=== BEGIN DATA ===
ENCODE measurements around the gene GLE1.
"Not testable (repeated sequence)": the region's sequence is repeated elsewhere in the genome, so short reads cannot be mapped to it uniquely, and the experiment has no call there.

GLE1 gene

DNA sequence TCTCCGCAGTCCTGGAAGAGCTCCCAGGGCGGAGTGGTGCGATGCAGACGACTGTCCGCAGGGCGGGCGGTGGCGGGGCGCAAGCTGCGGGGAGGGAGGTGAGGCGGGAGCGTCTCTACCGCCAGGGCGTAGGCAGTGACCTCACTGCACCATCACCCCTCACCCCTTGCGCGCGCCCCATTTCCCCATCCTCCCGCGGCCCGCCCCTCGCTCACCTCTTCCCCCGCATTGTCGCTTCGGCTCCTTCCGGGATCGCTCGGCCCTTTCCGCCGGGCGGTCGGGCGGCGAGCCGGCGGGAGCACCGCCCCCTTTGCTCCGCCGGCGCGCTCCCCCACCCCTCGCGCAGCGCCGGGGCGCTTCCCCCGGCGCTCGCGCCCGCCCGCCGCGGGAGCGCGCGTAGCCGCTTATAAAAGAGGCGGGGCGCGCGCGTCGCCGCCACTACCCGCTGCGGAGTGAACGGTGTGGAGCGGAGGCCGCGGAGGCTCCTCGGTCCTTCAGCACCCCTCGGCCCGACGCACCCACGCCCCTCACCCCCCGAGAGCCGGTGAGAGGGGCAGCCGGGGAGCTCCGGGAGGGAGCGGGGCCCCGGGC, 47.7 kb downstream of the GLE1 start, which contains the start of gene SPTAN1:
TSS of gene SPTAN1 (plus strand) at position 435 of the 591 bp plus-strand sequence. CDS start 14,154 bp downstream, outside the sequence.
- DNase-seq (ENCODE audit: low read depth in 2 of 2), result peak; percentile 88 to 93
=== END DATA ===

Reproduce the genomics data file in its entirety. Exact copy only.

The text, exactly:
ENCODE measurements around the gene GLE1.
"Not testable (repeated sequence)": the region's sequence is repeated elsewhere in the genome, so short reads cannot be mapped to it uniquely, and the experiment has no call there.

GLE1 gene

DNA sequence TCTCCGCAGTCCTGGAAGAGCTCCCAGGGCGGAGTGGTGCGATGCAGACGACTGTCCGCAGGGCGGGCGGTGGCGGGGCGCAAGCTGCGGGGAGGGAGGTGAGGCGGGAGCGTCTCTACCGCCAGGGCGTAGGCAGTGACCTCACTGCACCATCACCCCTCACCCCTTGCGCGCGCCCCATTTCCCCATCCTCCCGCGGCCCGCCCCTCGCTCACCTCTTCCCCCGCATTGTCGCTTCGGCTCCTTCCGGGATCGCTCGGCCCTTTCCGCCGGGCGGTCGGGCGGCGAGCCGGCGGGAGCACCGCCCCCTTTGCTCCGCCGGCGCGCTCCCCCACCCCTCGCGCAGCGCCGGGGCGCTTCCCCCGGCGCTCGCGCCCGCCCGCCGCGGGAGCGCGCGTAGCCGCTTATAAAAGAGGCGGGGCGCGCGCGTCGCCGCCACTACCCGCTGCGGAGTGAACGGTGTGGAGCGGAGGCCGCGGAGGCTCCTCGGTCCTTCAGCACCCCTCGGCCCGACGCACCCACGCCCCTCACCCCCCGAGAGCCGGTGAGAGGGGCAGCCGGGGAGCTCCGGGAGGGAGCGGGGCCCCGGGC, 47.7 kb downstream of the GLE1 start, which contains the start of gene SPTAN1:
TSS of gene SPTAN1 (plus strand) at position 435 of the 591 bp plus-strand sequence. CDS start 14,154 bp downstream, outside the sequence.
- DNase-seq (ENCODE audit: low read depth in 2 of 2), result peak; percentile 88 to 93